• Coalitions are powerful narrative change-makers and finding balance across the coalition is crucial.​ Our coalitional partners in Minnesota are Black, Latino, White; Christian, Muslim and Jewish; Minnesota-born and immigrants; from the Twin Cities to Duluth and beyond. That diversity is a tremendous strength. Diverse, aligned coalitions are uniquely positioned to advance narratives using authentic language in ways that reflects the unique experience of their members across race, place, religion, and immigration status. It also requires a concerted effort to watch for balance across the coalition and there are likely to be challenges along the way. We found that dedicating additional support for groups with smaller staffs and fewer resources, often groups led by and based in communities of color or in rural areas, can help (at least begin to) ensure their values, ideas, vision, and experiences are fully inscribed in the shared narratives that are elevated by the coalition. In contrast to situations where a coalition-member invitation is based on short-term wins followed by quick dissolution, the practice of fully inscribing narratives is both a moral and practical imperative. Narrative strategies cannot support the emergence of a more inclusive “we” if they do not adequately speak to and reflect the unique experiences of all relevant communities, particularly communities who have been traditionally been marginalized or excluded.

For Foundations and Individuals Funding Narrative Change

  • The commitment to narrative change work must be significant, sustained, and strategic. ​We dedicated roughly $750,000 including 1.5 FTE staff to manage this program, which we believe was the minimal investment needed. While together we achieved a great deal, we know that even larger, longer-term investments are needed to challenge deeply ingrained narratives. Based on our experience, we estimate that an investment of $1 million in grants given directly to individual organizations, plus an additional $500,000 to $1 million for a central coordinating hub run by the coalition and supporting partners would be necessary annually to operate the statewide narrative infrastructure in Minnesota.5 We recommend that foundations and donors looking to support state-level narrative change projects make significant multi-year commitments that extend beyond a single electoral cycle. We also believe that investing in state tables or collaborations led by organizations based in key constituencies and geographies is crucial. Only by doing so will we realize the potential for narrative strategies to play a role in the articulation of a bigger “we” capable of winning progressive change.
  • Resources are needed to support narrative as strategy in addition to narrative as skill. ​Resources that enable practitioners to develop discrete skills, commission5 These figures do not account for addition funding, not furnished by Narrative Initiative, for narrative work in Minnesota. Many additional resources, particularly from labor unions, were crucial for enabling additional pieces of narrative change work in 2018. The figures referenced here would ideally supplement, not replace, those crucial investments in messaging research, or create compelling communications products are vital to enabling effective narrative change work.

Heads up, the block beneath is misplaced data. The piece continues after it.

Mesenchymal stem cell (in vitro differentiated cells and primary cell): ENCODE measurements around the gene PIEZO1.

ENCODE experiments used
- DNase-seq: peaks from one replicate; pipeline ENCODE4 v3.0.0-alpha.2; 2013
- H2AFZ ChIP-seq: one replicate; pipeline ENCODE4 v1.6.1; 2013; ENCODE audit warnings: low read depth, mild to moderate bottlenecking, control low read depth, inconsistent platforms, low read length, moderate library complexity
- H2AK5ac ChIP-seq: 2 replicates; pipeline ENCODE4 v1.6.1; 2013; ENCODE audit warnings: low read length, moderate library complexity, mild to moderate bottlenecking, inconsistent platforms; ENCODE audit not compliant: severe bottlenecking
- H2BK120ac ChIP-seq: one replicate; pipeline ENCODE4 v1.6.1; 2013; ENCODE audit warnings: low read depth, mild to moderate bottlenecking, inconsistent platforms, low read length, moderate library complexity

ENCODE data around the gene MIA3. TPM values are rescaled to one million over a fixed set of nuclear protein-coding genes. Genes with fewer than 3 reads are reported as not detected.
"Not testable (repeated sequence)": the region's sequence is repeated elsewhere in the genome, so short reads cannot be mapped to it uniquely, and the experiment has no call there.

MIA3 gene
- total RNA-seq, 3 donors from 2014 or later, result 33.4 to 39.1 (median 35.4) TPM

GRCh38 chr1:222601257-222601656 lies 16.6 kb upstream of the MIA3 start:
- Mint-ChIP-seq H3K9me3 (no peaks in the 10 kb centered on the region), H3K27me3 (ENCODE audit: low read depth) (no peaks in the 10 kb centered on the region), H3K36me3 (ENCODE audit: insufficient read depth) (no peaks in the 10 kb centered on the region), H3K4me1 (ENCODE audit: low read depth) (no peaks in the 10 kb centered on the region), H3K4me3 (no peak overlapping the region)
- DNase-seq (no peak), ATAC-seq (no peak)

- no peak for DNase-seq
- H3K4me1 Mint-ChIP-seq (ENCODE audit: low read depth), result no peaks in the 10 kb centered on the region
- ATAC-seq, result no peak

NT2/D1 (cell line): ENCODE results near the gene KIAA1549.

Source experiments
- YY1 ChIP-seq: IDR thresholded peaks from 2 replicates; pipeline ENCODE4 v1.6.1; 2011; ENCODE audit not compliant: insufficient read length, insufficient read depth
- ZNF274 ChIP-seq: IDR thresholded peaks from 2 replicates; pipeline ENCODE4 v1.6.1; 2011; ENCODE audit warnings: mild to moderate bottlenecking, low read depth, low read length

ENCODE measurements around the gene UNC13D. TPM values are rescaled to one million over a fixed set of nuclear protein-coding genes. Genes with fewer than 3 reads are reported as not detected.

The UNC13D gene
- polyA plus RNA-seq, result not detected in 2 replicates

• Many of the organizations we worked with would undoubtedly benefit from additional funding to hire dedicated communications staff. That said, these kinds of resources are insufficient on their own. Resources must also:
    • Support individual practitioners and organizations in using narrative as strategy
    • Enable multiple organizations to align, collaborate, and build the infrastructure needed to effectively integrate and use research and other communications products
    • When making major investments in research and messaging projects, budgets should necessarily include sufficient and sizeable allocations for implementation of research insights. Groups charged with utilizing research findings will have varying capacity to uptake and enact research findings. Additional resources or implementation will support both increased efficacy and equity.
  • Funders should take an ecosystem approach to funding narrative change work.​ To create balance across the coalition, funders should take a holistic approach to supporting narrative change work at the state level. That means investing heavily in organizations working in communities of color, rural areas, or with marginalized groups that are crucially important constituencies for advancing narrative strategies that create a bigger “we” capable of winning progressive change. It also means incentivizing collaboration and finding ways to enable resources, staff, and other assets to be controlled and accessed by a set of organizations, rather than being held by a single organization. Investing in the strength of both intra-coalition governance and narrative nervous systems is key to the power and sustainability of an ecosystem approach.

Conclusion

Narrative Initiative is immensely grateful to the many thoughtful collaborators and supporters of our Minnesota state strategy. The process of being in sustained dialogue with practitioners directly implementing narrative change strategies has been deeply edifying for Narrative Initiative, particularly during our incubation period. It has also been really fun. The lessons from this partnership and program will have impacts on our approach for years to come. We are committed to sharing more lessons from this program with the broader field in coming months. We look forward to what is to come, confident that there is a strong lineage of narrative work, both in the Minnesota and among our national peer organizations.

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  • Building Alignment